Seven Remakes That Were Actually Better Than the Originals

If there’s one thing I do on this site quite a bit it’s bitch about how much I can’t stand movie remakes.  Well to be perfectly honest that isn’t entirely true.   There are definitely times where a good concept may not have met its potential with a film and someone comes along to do that concept justice.

I just can’t stand when a remake is made that seems meaningless.  As if the creators had zero ideas on their own.  But like I said, it can be done.  And it can be done well.

Here are seven examples where I think the remake was better than the original…..

Ocean’s Eleven – 2001

About nine years ago, it seemed entirely reasonable that this film was to be little more than an excuse to get a bunch of Hollywood A-listers together for a little partying in the desert while they “worked” on a film for a few weeks. It turned out that while the second installment was just that (except trade Las Vegas for Amsterdam), the first was actually a refreshing, well-acted, wonderfully executed movie with an enticing plot and slick moves from beginning to end.   And it was a damned site better than the original.

The Manchurian Candidate – 2004

Many people would argue that the 1962 movie was a better picture but I disagree.   When you take Jonathan Demme and combine him with Denzel Washington, Liev Schreiber, and Meryl Streep?  Forget about it.  Demme is just as freaky as he is in Silence of the Lambs.   It’s incredible how dark and “realistic” this film is.   It makes you feel as if the scenario is entirely plausible in today’s world.  1962’s film explores that too but I just find that today, with our technology this crap can actually happen.

Village of the Damned – 1995

I gotta go with John Carpenter here.  Granted the one from 1962 was pretty damned freaky, I just love Carpenter’s movies.  Plus take a Christopher Reeve, an attractive Kirstie Alley and Luke Skywalker (!) and you’ve got yourself a film.

The Birdcage – 1996

I really miss Gene Hackman.   In this remake of the 1978 classic French fill La Cage Aux Folles we see a more modern realistic depiction of gays and politics.  And not to mention “family.”   Plus most Americans never saw the original film.

Cape Fear – 1991

Of all these films the original Cape Fear was pretty damned close to the 1991 version.   Robert Mitchum was a stone-cold pimp, and there will be no argument about that fact.  However, old movies that are meant to be fearful aren’t quite as powerful as more modern films, especially those directed by Martin Scorsese.  While older films have that vintage quality, it doesn’t bode all that well for horror.   Also, having Robert Deniro play the psychotic role isn’t such a bad thing either.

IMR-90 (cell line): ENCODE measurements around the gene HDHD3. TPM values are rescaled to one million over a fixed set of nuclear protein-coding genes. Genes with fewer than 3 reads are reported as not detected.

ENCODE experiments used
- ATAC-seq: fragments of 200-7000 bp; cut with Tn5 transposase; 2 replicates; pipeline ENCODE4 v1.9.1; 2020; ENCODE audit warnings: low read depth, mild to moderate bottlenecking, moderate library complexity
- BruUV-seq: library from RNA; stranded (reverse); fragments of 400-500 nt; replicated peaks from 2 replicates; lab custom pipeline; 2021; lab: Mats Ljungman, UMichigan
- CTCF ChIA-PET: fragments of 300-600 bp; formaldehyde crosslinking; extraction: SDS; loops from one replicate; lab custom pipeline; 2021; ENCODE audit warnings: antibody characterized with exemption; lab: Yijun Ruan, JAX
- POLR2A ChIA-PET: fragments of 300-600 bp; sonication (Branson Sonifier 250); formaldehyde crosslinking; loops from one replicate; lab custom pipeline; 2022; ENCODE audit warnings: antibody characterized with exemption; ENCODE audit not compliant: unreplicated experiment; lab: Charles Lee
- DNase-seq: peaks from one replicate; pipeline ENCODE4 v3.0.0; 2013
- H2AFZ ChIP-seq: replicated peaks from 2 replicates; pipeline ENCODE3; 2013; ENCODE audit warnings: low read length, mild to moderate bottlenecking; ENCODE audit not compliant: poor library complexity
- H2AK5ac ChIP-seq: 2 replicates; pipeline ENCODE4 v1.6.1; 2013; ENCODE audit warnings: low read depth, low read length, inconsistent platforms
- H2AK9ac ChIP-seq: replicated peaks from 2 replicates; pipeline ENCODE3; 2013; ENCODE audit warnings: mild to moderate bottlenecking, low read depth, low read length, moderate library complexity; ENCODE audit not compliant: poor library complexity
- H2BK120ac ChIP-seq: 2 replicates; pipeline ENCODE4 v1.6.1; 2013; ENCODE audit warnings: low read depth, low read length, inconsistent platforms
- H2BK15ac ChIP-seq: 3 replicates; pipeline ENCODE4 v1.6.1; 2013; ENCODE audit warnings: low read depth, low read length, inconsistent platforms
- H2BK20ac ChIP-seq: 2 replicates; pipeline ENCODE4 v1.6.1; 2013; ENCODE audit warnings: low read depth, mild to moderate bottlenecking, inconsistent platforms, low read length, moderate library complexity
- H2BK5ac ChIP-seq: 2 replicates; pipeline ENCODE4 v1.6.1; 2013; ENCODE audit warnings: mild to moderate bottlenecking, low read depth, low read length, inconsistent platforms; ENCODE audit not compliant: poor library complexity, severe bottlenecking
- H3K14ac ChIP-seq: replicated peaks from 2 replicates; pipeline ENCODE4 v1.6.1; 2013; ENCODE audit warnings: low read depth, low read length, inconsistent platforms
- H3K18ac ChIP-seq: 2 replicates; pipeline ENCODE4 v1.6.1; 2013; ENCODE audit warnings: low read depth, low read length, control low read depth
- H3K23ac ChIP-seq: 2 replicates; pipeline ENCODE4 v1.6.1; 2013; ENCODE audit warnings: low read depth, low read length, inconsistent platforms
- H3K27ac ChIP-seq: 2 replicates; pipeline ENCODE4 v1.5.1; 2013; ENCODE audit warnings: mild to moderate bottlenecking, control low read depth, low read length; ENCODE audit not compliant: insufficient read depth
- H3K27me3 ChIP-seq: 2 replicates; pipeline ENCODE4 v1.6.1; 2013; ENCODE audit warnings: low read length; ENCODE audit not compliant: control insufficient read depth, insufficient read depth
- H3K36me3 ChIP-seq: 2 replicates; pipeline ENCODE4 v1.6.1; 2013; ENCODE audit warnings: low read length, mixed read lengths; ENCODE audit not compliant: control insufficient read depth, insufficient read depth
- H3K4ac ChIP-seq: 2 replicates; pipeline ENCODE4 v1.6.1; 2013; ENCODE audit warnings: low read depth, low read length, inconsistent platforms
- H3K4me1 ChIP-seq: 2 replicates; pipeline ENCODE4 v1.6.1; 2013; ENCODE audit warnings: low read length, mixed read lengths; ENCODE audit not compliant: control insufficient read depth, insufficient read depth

The Fly – 1986

I have to quote a website called Scene Stealers here which sums it up quite nicely.

You took a somewhat creepy, albeit campy 50s horror classic and shot the thing full of steroids and meth. Once mildly disturbing, you turned this horror staple into an unholy nightmare from which there is no escape or shelter, because once a fella’s seen Jeff Goldblume puke-eat and tear the fingernails off his hands, there’s no going back.

Dirty Rotten Scoundrels – 1988

Hard to believe this one is a remake right?  It was a remake of a 1964 movie called “Bedtime Stories.” Though one would think Marlon Brando and David Niven would be a tough act to follow, the 1988 remake did pretty damn good in Steve Martin and Michael Caine.   The plots are pretty similar but there’s something about the 80s era that made it much more appealing.  That and the fancy allure of France.   And let’s not forget that Michael Caine was amazing in this movie.

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  1. @Sam
    How is “The Departed” significantly better than its HK original? I felt like the original’s suspense was more subtle and less meandering. Martin Sheen’s death scene almost ruined “The Departed” for me. The slow-mo was ridiculous. And the rat crawling across the windowsill at the end… it was almost amateurish. I think it’s far from Scorcese’s best film and it’s kind of obscene that his only Oscar came out of this.